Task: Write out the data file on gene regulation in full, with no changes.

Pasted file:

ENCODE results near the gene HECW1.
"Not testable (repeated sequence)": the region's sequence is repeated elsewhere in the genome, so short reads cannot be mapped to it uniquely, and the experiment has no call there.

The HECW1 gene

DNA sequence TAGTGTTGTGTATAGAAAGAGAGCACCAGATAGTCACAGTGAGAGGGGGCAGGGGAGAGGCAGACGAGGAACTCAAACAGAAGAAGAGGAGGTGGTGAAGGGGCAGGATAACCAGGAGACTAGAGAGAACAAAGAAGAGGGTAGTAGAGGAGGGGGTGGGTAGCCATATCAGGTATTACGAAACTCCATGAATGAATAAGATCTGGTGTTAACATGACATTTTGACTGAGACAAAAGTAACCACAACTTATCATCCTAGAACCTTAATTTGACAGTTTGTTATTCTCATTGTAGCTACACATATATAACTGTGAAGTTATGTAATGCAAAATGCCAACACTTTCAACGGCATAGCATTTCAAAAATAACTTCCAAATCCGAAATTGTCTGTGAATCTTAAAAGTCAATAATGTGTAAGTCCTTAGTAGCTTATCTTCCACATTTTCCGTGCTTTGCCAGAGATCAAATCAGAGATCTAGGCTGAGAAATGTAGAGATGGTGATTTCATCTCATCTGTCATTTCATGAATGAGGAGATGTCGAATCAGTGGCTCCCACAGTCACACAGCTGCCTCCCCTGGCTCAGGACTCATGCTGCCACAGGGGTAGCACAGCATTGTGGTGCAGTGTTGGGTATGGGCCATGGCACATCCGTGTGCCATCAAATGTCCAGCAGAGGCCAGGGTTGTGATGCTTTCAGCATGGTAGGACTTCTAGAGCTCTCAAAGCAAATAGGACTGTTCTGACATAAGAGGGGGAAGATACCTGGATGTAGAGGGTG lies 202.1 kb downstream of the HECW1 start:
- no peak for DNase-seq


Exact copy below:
ENCODE results near the gene HECW1.
"Not testable (repeated sequence)": the region's sequence is repeated elsewhere in the genome, so short reads cannot be mapped to it uniquely, and the experiment has no call there.

The HECW1 gene

DNA sequence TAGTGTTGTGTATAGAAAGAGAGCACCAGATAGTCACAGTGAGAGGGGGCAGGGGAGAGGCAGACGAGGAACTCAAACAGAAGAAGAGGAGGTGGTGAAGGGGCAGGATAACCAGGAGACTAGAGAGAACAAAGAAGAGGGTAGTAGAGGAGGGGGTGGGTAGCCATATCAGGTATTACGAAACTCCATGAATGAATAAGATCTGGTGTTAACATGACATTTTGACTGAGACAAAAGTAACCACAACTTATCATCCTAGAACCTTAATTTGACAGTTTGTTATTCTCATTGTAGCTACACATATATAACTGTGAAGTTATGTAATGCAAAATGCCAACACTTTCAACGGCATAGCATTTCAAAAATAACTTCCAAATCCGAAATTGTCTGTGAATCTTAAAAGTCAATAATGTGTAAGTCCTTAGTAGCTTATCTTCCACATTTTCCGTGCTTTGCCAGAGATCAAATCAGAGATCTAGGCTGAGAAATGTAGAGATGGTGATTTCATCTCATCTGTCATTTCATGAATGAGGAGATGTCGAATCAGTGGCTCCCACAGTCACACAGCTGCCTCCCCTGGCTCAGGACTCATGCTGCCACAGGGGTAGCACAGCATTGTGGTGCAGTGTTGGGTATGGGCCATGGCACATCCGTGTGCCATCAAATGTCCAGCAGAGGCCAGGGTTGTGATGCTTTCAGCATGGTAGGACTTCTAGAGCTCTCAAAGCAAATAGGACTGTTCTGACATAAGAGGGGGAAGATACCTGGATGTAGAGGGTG lies 202.1 kb downstream of the HECW1 start:
- no peak for DNase-seq